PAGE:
By buying a processor design (or more properly, the rights to use a processor core design) you save lots of work. You do not have to design a processor yourself, which is a specialised and expensive task, and you can buy-in to lots of already-available software support. Such processor designs are often called IP cores, because you you are actually selling intellectual property (IP) rather than anything tangible. This is also a major business area for other companies (e.g. ARM).
Paradoxically, the only high-profile, high-performance architecture that is not RISC is the most successful…
Intel's x86, or IA32 (32-bit Intel Architecture) as used by the Pentium series, and the 80386 and 80486 before that (the earlier processors in the series – 8086/8088, 80186, 80286 – had simpler architectures), and also implemented currently by Advanced Micro Devices (AMD). However, even that (in current Intel implementations) uses RISC concepts internally, as we will see when we look at the P6 in chapter 11.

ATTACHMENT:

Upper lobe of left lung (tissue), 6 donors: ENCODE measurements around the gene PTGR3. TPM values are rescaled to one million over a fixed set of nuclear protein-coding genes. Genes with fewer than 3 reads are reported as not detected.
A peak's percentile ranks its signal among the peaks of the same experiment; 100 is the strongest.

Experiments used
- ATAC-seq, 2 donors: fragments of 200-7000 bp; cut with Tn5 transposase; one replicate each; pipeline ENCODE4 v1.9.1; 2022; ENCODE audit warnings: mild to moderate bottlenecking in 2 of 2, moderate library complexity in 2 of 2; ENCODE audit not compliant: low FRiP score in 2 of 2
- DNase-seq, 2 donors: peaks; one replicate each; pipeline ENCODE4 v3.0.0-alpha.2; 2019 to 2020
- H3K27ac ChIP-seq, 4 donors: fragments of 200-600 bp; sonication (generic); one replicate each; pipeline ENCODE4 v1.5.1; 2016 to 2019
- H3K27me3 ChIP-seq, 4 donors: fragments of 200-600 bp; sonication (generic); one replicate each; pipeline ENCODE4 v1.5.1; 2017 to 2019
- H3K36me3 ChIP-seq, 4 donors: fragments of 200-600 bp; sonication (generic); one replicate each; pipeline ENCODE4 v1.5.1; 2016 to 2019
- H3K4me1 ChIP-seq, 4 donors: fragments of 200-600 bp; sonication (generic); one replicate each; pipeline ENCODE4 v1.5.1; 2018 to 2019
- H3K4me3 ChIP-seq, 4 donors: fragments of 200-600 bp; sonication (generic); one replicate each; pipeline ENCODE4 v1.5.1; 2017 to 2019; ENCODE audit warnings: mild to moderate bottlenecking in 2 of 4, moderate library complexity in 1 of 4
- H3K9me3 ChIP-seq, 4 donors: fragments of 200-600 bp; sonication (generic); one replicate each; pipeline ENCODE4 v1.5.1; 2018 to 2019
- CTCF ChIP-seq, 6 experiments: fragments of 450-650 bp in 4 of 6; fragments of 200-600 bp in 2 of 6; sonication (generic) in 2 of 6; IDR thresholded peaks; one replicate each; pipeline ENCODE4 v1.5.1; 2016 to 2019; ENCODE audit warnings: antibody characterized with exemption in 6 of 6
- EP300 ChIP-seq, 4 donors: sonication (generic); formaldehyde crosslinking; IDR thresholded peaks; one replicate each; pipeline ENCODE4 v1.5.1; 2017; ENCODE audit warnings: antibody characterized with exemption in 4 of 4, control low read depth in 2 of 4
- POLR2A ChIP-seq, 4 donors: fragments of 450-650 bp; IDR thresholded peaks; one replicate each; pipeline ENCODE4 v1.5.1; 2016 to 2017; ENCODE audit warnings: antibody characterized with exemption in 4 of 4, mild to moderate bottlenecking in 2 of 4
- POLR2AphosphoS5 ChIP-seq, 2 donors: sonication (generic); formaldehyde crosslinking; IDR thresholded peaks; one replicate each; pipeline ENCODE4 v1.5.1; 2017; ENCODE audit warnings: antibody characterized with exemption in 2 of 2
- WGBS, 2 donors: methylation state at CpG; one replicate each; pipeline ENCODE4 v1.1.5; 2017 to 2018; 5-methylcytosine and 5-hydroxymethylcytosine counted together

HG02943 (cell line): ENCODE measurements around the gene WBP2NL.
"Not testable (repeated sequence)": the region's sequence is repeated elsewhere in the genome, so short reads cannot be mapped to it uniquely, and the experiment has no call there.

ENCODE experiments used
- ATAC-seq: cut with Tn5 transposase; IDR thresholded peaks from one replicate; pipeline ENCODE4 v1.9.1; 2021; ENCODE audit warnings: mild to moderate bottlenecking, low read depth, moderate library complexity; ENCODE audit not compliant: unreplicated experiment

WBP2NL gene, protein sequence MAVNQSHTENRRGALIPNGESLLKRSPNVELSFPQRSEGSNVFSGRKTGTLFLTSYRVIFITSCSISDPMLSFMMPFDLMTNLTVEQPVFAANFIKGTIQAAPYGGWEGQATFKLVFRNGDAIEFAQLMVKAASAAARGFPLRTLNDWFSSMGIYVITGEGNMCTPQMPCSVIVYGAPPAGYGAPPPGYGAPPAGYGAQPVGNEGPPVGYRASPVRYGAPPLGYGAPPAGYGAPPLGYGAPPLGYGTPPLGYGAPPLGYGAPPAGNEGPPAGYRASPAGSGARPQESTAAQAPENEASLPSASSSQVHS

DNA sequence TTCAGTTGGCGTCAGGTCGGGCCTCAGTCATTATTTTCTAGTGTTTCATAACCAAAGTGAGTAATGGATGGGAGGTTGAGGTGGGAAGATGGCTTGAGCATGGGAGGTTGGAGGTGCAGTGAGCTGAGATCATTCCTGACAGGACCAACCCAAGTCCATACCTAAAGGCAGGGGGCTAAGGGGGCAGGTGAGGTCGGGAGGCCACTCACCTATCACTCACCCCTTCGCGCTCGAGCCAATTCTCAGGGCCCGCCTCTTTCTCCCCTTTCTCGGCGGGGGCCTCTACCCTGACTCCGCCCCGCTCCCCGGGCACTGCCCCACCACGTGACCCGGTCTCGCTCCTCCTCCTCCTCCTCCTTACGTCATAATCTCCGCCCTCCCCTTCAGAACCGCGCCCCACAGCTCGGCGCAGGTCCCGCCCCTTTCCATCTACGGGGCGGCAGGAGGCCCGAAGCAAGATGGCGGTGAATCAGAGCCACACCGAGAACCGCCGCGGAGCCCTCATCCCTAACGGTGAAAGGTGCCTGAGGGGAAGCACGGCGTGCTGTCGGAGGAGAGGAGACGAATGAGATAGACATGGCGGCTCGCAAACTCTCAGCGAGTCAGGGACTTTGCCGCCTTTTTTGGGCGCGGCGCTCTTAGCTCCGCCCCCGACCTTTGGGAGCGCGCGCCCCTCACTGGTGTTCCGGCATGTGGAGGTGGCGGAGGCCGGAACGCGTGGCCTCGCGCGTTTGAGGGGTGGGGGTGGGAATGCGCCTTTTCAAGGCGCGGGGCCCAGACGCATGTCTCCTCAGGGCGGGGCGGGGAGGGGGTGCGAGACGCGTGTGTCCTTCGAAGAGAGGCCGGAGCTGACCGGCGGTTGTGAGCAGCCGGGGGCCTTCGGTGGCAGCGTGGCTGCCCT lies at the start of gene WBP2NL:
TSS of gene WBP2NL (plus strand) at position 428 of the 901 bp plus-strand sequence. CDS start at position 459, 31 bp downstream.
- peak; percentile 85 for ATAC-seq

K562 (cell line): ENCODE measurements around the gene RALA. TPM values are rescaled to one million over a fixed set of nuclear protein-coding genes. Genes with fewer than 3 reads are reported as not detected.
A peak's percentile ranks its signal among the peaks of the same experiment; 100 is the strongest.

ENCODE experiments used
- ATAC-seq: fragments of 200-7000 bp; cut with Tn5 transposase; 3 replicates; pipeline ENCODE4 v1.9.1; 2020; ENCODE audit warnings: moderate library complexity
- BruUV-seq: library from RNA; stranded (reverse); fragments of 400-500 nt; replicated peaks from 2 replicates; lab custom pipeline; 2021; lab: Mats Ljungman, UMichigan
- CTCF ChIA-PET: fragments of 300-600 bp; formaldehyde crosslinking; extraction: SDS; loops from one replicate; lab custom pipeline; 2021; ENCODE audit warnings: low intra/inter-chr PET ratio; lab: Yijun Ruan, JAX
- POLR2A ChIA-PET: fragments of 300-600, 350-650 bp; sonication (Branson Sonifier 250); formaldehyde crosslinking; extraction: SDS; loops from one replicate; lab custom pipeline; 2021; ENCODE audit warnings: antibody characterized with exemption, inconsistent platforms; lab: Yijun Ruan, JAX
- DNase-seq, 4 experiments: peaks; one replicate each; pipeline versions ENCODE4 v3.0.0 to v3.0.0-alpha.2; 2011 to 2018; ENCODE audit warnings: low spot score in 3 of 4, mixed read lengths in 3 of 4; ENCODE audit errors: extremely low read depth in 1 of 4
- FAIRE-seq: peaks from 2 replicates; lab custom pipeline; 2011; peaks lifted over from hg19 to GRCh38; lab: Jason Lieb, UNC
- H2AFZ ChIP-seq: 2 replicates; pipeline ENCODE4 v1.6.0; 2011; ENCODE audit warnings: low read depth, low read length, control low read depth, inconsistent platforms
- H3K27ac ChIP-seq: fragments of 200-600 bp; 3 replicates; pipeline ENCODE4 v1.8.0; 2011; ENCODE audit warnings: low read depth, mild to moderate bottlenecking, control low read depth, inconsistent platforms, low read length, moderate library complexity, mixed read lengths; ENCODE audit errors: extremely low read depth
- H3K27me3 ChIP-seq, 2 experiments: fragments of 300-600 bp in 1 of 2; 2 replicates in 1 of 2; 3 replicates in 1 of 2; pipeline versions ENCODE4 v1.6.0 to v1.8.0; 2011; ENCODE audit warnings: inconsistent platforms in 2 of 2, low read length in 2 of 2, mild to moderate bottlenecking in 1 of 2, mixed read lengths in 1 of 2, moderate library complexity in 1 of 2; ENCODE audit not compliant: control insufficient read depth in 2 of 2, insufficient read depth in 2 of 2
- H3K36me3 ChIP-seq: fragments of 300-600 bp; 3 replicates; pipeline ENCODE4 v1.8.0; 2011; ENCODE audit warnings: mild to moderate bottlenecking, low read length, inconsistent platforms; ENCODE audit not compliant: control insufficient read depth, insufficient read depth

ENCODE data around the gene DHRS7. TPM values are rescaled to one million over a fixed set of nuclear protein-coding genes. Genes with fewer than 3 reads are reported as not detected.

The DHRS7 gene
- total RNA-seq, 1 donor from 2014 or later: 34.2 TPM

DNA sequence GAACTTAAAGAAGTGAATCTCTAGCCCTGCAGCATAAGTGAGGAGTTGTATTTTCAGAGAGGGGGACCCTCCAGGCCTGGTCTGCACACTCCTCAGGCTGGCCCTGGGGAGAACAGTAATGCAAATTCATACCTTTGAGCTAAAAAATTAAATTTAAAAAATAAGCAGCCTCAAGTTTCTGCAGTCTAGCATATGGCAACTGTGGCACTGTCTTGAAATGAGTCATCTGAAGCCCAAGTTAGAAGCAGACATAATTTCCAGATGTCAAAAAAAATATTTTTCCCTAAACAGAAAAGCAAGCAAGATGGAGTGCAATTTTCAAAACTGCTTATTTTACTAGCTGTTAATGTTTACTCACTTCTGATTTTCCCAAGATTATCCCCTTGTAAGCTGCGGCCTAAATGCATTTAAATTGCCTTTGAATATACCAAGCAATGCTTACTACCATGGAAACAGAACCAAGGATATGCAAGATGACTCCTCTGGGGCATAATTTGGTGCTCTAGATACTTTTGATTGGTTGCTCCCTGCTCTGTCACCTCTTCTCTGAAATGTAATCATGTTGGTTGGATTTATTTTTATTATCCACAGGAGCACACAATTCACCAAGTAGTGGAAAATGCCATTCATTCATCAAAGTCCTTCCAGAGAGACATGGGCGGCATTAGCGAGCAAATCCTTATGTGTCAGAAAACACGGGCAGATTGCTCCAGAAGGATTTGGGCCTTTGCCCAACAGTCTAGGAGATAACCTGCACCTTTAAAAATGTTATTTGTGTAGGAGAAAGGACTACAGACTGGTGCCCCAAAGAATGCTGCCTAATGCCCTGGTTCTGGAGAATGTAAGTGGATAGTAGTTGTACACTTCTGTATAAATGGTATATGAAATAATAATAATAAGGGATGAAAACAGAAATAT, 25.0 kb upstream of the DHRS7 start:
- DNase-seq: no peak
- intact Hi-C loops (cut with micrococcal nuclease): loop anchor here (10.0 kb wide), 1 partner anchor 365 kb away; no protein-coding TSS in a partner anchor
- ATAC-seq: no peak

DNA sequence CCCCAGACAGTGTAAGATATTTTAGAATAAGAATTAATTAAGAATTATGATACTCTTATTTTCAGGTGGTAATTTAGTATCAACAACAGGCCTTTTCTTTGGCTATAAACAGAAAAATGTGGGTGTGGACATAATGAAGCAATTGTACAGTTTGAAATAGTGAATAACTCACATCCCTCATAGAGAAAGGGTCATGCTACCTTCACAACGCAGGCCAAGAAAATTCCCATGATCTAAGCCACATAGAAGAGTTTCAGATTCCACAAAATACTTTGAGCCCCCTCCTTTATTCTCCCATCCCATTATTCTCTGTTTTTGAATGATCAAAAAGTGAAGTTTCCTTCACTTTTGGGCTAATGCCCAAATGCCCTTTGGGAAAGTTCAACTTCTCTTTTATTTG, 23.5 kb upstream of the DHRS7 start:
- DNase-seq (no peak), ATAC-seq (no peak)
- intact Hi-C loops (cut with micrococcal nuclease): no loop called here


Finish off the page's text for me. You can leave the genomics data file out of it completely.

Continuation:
The primary reason that IA32 has survived (let alone dominated) is simply that IBM chose its predecessor (the 8088) as the basis for the first IBM PC, which as we all know has consequently dominated the market. The 8088 was an 8-bit version of Intel's then top of the range processor, the 16-bit 8086. IBM chose the 8-bit version to save money on the motherboard (narrow buses). Supposedly, IBM initially approached Motorola about using the 68000, which at the time was a more powerful processor. Because so many have been (and are being) sold, Intel benefits from economy of scale: they can afford to spend a lot of resources on translating the actual IA32 instructions into an internal RISC instruction set and still sell processors at competitive prices, simply because they sell so many. If they were only selling the same volume as, say, the PowerPC, then this might not be possible.